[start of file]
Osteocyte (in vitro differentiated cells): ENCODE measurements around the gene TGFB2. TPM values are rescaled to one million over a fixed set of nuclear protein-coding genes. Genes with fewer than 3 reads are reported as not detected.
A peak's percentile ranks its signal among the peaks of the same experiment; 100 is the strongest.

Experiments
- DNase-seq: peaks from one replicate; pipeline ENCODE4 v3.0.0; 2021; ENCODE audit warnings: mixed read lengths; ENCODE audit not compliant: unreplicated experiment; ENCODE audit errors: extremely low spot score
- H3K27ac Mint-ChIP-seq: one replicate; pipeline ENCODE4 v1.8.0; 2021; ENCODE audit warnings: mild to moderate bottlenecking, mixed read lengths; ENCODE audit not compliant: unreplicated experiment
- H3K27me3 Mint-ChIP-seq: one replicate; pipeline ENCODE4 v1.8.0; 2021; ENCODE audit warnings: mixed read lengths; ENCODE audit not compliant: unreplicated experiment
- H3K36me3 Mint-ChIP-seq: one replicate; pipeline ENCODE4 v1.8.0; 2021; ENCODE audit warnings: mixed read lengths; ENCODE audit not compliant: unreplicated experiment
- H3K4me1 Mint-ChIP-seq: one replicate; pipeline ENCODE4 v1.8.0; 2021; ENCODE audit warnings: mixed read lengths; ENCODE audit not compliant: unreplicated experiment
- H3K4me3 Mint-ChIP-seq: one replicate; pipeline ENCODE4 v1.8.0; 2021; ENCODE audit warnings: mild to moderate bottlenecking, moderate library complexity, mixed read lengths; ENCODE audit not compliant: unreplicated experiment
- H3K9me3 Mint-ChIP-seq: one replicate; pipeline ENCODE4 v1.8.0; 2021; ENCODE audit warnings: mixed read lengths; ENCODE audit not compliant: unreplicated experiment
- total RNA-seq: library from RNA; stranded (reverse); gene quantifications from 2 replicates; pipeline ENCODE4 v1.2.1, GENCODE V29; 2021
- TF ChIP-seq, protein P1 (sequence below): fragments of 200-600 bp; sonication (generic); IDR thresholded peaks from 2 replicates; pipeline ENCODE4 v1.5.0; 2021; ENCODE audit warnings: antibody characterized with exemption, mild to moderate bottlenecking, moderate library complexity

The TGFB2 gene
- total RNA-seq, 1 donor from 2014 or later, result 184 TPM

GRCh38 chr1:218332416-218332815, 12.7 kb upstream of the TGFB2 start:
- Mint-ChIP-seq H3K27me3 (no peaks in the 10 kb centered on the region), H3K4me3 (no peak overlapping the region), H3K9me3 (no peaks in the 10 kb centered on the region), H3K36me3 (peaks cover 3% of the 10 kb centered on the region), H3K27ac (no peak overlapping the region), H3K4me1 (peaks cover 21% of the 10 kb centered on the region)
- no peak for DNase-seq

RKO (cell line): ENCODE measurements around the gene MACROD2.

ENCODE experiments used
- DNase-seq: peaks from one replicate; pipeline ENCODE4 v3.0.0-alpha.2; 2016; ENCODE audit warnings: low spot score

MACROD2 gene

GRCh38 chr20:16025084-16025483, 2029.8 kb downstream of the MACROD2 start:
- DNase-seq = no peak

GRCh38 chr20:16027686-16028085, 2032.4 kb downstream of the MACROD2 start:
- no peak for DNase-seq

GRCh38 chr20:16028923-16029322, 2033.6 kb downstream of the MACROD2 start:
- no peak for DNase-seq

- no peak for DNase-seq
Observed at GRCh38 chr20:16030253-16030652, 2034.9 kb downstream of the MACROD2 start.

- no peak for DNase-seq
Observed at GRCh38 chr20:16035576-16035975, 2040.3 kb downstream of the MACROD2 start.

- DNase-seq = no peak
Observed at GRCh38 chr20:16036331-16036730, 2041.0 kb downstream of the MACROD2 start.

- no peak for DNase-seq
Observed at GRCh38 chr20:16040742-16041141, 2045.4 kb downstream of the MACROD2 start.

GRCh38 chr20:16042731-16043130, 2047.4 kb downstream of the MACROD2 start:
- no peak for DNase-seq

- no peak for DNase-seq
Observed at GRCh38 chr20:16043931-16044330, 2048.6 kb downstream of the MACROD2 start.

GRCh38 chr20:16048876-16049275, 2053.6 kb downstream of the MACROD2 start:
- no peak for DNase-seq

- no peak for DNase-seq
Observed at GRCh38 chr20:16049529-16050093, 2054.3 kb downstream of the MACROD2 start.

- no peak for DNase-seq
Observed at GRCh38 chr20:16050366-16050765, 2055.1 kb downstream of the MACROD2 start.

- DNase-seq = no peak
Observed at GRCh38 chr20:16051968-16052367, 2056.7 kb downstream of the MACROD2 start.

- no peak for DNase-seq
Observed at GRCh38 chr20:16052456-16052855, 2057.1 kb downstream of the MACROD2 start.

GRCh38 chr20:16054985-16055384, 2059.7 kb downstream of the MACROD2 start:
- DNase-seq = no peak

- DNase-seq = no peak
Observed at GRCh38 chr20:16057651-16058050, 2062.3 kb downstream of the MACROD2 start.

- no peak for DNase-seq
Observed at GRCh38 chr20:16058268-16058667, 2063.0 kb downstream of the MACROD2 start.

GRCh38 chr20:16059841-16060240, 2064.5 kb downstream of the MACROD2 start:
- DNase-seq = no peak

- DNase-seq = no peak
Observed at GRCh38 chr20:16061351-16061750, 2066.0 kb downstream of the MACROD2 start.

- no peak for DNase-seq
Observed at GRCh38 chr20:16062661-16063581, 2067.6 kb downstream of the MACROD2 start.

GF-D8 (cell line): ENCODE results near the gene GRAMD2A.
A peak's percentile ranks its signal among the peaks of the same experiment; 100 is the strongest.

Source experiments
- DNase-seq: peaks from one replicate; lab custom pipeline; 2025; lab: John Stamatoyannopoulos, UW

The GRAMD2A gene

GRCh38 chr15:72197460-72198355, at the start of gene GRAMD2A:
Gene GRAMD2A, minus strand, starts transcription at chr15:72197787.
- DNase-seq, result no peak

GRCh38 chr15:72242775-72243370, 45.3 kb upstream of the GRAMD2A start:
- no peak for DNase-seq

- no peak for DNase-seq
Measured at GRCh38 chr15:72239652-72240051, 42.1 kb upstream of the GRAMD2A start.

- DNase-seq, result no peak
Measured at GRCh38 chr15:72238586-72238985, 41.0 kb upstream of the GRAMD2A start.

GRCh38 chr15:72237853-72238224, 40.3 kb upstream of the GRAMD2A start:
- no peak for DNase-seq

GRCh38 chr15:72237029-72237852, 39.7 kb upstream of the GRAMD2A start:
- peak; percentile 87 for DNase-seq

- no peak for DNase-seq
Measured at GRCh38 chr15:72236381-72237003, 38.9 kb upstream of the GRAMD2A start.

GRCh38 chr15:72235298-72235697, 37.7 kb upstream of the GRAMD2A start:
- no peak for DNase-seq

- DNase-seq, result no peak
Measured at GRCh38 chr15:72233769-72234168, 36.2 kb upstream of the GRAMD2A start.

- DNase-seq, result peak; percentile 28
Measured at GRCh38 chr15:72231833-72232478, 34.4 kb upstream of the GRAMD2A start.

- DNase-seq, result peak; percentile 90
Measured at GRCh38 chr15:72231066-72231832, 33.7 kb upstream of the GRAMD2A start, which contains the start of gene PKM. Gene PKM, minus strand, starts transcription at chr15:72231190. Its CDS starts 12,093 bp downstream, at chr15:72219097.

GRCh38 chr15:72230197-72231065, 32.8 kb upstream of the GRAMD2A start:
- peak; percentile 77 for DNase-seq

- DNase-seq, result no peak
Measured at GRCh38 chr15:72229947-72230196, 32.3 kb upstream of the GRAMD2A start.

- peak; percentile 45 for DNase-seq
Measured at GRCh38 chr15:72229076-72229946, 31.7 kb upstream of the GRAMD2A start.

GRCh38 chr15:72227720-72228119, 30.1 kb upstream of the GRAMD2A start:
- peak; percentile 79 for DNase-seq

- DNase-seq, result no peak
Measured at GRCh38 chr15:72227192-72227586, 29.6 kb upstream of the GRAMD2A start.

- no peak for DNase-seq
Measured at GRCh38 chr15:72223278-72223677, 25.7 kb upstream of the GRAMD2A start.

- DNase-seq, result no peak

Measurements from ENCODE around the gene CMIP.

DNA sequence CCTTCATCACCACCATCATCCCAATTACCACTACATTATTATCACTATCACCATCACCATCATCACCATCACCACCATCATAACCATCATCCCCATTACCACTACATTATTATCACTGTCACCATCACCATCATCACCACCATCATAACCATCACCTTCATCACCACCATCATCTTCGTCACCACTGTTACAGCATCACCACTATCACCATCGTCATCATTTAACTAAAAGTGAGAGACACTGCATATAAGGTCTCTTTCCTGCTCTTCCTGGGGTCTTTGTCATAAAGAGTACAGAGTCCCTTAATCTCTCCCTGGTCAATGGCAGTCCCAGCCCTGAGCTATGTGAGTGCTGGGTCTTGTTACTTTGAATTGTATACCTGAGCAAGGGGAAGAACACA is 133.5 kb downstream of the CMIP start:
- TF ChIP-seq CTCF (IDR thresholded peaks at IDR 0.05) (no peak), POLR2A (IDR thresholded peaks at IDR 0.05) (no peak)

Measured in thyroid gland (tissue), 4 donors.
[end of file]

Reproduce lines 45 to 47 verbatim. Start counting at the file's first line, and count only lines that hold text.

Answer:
Observed at GRCh38 chr20:16050366-16050765, 2055.1 kb downstream of the MACROD2 start.

- DNase-seq = no peak
Observed at GRCh38 chr20:16051968-16052367, 2056.7 kb downstream of the MACROD2 start.